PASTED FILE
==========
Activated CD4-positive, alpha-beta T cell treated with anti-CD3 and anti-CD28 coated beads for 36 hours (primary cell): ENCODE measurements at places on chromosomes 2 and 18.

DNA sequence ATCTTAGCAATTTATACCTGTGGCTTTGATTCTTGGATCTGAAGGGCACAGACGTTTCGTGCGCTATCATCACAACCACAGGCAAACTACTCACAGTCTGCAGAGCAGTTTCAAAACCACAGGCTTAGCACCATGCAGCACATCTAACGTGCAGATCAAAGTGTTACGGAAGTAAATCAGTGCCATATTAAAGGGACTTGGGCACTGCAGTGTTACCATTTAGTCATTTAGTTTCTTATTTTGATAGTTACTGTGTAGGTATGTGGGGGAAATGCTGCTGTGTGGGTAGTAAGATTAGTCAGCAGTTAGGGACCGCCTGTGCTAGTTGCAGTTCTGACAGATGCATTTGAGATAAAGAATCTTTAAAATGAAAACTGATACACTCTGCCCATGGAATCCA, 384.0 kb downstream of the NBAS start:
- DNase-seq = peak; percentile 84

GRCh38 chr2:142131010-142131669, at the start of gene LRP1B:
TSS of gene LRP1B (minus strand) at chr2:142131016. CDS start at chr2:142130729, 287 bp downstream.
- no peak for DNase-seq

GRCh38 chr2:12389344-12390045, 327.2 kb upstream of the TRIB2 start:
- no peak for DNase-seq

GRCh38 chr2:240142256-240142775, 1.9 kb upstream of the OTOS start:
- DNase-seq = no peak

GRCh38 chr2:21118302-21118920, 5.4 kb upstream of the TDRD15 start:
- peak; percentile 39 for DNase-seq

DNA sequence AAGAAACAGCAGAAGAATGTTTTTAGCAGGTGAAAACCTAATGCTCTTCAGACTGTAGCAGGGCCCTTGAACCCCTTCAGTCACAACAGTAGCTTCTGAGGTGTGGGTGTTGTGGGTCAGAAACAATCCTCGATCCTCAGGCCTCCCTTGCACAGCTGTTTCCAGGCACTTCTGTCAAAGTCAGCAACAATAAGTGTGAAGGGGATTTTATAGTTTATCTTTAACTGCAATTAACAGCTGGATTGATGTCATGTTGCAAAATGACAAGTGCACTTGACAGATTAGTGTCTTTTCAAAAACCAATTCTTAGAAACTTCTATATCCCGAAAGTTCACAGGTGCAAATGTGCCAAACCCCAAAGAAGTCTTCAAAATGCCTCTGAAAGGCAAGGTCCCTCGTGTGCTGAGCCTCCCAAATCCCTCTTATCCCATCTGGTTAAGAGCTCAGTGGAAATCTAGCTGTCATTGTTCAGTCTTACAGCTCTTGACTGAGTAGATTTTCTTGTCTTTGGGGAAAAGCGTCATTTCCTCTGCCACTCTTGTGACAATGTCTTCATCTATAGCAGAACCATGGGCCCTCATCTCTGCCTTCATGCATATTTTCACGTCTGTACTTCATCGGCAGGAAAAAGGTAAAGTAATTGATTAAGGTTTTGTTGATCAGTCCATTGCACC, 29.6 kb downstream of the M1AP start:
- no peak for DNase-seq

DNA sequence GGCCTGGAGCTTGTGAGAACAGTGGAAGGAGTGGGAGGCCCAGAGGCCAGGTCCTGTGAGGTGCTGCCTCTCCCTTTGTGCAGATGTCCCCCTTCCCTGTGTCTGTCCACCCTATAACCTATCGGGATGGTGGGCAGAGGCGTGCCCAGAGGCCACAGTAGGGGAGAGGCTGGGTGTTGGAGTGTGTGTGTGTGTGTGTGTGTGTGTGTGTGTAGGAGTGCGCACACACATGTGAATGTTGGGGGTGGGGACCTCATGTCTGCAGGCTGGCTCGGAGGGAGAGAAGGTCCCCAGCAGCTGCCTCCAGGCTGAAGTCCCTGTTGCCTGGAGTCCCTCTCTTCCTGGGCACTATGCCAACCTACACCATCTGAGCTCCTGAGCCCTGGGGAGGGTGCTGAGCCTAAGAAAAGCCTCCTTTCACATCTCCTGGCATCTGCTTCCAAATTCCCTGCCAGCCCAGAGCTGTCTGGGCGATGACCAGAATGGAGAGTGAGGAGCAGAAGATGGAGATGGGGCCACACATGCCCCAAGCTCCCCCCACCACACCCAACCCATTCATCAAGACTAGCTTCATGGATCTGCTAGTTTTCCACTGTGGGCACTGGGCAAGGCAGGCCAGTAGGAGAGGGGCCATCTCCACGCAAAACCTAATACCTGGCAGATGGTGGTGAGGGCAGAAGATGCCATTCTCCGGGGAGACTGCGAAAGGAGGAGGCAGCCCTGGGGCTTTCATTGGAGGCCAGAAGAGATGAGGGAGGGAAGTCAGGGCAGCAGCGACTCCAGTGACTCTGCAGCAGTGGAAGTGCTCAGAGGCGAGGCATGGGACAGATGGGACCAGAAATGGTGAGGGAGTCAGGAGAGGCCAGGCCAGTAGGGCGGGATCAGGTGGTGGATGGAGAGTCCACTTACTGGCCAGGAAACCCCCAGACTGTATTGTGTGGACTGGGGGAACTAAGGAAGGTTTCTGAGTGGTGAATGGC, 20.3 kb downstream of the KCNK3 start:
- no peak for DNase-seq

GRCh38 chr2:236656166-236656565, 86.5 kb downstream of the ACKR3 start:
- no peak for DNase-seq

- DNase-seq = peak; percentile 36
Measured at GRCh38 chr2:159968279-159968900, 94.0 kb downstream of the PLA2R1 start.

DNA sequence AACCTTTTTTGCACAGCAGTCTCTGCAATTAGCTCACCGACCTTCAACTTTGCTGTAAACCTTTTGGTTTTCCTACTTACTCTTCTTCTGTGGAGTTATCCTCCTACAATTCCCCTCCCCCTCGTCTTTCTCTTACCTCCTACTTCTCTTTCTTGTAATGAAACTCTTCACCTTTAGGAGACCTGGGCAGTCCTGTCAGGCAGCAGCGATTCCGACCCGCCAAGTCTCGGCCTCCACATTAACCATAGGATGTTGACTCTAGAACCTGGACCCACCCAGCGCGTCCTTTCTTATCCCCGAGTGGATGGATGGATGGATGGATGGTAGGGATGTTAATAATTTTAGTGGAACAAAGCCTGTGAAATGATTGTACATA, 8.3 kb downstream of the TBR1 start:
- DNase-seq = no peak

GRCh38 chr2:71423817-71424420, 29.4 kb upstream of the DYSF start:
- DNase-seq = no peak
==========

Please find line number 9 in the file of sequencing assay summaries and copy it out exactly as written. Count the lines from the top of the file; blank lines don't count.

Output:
GRCh38 chr2:240142256-240142775, 1.9 kb upstream of the OTOS start: